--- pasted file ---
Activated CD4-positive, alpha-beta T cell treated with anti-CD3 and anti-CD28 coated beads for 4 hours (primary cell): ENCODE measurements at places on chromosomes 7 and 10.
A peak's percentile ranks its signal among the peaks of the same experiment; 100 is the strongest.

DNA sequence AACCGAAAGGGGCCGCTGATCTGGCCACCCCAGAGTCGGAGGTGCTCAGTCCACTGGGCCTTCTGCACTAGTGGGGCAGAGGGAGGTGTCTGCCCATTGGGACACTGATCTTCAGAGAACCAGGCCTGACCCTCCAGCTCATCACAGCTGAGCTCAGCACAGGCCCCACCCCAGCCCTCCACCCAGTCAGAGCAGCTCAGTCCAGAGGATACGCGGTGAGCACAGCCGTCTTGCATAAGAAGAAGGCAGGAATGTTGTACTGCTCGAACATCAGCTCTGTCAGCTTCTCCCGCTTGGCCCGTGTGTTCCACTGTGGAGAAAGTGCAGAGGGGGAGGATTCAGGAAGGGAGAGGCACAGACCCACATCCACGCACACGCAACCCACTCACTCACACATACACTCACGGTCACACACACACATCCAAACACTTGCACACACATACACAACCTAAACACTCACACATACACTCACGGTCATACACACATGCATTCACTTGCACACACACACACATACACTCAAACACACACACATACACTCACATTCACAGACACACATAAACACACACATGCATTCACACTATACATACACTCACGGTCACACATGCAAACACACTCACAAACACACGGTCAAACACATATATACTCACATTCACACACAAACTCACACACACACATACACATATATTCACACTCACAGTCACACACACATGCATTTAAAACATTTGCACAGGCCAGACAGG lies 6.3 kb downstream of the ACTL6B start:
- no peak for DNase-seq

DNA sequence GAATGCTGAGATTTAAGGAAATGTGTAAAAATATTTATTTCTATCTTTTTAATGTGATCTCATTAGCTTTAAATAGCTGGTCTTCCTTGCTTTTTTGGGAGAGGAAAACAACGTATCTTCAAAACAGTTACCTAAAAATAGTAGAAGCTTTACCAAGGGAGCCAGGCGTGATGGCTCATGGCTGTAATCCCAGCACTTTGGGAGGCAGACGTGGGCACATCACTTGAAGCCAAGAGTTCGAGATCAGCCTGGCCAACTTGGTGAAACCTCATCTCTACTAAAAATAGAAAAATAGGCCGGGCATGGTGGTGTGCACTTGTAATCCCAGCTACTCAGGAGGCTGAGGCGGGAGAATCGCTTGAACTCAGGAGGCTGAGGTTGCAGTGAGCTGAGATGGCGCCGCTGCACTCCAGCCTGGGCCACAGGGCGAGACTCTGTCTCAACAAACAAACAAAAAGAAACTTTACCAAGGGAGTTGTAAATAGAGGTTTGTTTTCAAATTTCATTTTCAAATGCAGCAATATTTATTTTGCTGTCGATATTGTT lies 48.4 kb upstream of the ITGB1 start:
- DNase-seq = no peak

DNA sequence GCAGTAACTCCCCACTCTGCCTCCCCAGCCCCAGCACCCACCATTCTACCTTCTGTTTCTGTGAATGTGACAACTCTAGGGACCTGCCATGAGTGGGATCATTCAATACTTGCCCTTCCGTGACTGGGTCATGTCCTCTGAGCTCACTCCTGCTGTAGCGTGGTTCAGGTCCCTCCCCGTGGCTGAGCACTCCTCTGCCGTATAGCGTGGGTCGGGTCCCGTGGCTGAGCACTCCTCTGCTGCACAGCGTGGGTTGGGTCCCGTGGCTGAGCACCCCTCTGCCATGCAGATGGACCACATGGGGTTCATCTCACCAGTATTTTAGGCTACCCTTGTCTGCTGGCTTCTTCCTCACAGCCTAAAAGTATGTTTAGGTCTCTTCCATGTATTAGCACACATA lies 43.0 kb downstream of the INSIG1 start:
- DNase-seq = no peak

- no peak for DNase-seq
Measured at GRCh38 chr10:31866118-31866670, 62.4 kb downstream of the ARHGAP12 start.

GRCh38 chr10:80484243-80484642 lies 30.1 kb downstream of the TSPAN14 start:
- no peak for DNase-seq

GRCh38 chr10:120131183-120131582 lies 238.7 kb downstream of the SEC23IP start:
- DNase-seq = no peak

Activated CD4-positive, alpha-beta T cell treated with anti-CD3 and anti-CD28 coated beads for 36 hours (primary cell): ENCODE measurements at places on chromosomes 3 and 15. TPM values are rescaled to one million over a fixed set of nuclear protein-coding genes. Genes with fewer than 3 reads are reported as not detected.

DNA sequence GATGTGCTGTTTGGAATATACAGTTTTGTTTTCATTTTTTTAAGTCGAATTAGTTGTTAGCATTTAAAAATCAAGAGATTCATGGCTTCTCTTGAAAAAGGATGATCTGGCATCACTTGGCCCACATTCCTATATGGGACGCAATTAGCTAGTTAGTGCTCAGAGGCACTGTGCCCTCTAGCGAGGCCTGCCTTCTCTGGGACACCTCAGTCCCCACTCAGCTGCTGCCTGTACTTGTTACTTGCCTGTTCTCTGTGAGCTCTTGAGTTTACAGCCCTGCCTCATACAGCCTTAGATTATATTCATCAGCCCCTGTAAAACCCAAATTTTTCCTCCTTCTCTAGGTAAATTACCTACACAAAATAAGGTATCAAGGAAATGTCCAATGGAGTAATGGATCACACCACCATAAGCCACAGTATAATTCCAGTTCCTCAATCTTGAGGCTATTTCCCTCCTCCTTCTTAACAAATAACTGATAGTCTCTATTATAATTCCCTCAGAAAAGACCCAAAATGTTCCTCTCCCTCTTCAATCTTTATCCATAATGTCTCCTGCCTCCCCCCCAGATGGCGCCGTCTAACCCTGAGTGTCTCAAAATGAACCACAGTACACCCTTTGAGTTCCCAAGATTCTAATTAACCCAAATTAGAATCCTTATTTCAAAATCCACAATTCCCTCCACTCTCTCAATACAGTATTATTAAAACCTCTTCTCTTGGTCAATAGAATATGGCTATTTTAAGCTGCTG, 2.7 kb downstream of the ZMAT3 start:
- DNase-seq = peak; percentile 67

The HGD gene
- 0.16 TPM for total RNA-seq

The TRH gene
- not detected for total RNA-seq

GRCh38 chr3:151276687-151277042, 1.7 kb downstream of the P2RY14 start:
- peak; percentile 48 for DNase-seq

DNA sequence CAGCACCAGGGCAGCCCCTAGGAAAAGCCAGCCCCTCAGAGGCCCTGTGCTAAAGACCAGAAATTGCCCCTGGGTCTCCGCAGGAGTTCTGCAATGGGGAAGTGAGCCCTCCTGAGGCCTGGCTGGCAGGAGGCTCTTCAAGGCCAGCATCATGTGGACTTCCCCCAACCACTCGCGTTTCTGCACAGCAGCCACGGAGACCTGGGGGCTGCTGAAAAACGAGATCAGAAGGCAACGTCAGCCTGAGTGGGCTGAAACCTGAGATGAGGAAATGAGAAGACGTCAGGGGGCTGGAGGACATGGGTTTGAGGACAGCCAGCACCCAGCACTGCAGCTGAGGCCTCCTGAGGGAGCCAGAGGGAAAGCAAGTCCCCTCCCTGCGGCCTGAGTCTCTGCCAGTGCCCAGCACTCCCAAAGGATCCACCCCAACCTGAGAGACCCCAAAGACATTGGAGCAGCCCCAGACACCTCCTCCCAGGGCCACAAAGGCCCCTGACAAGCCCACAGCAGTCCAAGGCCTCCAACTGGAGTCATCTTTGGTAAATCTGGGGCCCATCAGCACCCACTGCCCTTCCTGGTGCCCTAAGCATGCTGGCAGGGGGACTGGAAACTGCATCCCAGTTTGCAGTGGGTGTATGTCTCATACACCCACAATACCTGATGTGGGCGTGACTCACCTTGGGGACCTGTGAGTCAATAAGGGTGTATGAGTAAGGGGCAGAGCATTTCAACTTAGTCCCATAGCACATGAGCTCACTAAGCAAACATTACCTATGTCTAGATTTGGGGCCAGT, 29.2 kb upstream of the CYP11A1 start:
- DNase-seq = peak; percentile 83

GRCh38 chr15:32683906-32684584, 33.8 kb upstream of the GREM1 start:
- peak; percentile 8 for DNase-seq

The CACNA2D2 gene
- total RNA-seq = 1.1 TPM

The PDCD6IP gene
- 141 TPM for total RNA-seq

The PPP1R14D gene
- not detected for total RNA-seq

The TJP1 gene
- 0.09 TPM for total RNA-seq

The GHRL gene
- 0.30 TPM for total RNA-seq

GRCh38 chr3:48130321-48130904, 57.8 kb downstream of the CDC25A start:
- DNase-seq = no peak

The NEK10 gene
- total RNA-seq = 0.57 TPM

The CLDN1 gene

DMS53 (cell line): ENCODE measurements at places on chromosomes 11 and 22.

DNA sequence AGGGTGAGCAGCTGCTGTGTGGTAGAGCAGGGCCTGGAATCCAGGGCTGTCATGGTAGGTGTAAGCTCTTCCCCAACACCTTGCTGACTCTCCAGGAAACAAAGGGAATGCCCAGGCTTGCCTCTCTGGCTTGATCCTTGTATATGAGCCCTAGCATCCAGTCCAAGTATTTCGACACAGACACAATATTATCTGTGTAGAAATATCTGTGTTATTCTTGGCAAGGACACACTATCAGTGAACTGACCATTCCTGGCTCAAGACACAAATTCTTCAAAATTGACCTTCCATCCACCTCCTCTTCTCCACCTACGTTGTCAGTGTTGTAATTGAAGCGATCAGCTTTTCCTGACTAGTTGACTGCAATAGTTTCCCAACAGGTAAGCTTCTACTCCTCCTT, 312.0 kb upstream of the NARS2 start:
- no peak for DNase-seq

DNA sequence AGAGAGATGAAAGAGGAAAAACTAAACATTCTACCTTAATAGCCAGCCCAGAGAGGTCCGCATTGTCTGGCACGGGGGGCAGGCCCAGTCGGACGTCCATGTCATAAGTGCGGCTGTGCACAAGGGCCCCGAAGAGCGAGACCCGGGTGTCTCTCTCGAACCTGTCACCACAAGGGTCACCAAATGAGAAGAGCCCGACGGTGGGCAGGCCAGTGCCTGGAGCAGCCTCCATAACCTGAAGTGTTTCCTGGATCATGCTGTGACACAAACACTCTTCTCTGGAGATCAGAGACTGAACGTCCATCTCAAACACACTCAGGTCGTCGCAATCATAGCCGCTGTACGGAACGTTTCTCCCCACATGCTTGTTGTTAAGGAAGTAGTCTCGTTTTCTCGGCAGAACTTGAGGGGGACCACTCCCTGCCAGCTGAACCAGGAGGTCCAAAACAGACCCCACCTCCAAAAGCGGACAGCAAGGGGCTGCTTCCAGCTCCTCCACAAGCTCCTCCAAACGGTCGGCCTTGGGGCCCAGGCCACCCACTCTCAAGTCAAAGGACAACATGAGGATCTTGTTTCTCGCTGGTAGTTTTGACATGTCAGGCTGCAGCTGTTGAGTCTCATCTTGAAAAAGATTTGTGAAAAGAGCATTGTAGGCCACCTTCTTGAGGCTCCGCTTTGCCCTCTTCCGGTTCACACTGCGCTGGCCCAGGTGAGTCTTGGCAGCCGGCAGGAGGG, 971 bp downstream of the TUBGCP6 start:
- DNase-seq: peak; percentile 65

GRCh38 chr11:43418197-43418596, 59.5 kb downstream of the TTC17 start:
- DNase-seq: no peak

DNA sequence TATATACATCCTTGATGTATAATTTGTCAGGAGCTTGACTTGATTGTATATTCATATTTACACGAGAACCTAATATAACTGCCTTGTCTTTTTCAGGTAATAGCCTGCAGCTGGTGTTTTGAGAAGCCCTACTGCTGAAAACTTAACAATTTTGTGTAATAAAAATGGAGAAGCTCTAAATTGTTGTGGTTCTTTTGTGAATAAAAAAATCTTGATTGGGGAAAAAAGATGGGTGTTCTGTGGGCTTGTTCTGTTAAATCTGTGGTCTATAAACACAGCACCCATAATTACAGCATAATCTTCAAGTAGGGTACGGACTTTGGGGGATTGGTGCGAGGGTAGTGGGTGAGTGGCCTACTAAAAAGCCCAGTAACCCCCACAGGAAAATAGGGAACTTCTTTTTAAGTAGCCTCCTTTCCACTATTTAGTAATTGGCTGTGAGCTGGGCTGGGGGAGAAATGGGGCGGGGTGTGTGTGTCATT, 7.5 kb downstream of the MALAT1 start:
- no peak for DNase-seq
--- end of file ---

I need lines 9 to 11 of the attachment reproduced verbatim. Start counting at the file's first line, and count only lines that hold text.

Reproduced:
- no peak for DNase-seq
Measured at GRCh38 chr10:31866118-31866670, 62.4 kb downstream of the ARHGAP12 start.

GRCh38 chr10:80484243-80484642 lies 30.1 kb downstream of the TSPAN14 start: